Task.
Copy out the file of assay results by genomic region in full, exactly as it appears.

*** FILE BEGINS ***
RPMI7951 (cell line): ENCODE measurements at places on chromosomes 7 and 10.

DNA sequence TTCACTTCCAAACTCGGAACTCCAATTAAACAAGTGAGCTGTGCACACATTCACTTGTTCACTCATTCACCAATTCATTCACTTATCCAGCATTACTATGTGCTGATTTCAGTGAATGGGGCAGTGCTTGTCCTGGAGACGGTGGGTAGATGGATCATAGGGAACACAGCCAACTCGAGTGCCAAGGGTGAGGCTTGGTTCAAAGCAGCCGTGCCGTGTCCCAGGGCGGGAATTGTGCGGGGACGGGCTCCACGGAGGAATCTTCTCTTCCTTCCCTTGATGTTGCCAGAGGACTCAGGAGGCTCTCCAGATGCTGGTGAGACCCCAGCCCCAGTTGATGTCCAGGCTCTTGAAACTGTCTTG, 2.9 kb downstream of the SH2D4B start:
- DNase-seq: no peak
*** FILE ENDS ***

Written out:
RPMI7951 (cell line): ENCODE measurements at places on chromosomes 7 and 10.

DNA sequence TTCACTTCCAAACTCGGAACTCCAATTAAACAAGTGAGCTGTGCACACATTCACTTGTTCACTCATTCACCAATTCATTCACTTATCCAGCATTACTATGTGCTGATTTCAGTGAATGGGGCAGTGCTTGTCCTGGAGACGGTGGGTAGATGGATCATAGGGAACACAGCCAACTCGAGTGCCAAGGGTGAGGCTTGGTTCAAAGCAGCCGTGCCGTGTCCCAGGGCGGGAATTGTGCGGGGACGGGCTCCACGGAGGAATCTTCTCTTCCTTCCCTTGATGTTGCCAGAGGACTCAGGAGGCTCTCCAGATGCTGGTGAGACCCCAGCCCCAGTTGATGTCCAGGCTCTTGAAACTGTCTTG, 2.9 kb downstream of the SH2D4B start:
- DNase-seq: no peak